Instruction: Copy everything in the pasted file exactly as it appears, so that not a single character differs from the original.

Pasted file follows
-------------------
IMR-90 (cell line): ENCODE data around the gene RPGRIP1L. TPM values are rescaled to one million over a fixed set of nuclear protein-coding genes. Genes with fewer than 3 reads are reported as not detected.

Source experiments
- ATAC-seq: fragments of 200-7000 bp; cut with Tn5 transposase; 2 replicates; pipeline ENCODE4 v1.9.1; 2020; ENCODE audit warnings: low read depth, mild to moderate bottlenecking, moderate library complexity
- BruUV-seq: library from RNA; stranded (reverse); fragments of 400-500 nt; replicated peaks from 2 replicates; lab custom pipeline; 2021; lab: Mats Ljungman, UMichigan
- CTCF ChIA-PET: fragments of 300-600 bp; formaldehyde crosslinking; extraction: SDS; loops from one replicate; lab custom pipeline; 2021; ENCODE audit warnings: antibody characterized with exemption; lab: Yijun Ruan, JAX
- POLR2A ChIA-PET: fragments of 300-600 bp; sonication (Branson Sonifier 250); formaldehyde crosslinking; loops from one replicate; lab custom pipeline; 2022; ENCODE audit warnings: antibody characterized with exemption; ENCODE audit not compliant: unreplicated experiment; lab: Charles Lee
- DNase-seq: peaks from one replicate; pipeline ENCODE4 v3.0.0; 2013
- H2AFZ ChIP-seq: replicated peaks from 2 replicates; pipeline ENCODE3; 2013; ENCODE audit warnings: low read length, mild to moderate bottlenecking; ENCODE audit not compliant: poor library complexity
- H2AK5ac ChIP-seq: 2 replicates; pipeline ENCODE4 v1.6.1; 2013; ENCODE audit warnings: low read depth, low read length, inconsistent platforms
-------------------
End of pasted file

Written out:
IMR-90 (cell line): ENCODE data around the gene RPGRIP1L. TPM values are rescaled to one million over a fixed set of nuclear protein-coding genes. Genes with fewer than 3 reads are reported as not detected.

Source experiments
- ATAC-seq: fragments of 200-7000 bp; cut with Tn5 transposase; 2 replicates; pipeline ENCODE4 v1.9.1; 2020; ENCODE audit warnings: low read depth, mild to moderate bottlenecking, moderate library complexity
- BruUV-seq: library from RNA; stranded (reverse); fragments of 400-500 nt; replicated peaks from 2 replicates; lab custom pipeline; 2021; lab: Mats Ljungman, UMichigan
- CTCF ChIA-PET: fragments of 300-600 bp; formaldehyde crosslinking; extraction: SDS; loops from one replicate; lab custom pipeline; 2021; ENCODE audit warnings: antibody characterized with exemption; lab: Yijun Ruan, JAX
- POLR2A ChIA-PET: fragments of 300-600 bp; sonication (Branson Sonifier 250); formaldehyde crosslinking; loops from one replicate; lab custom pipeline; 2022; ENCODE audit warnings: antibody characterized with exemption; ENCODE audit not compliant: unreplicated experiment; lab: Charles Lee
- DNase-seq: peaks from one replicate; pipeline ENCODE4 v3.0.0; 2013
- H2AFZ ChIP-seq: replicated peaks from 2 replicates; pipeline ENCODE3; 2013; ENCODE audit warnings: low read length, mild to moderate bottlenecking; ENCODE audit not compliant: poor library complexity
- H2AK5ac ChIP-seq: 2 replicates; pipeline ENCODE4 v1.6.1; 2013; ENCODE audit warnings: low read depth, low read length, inconsistent platforms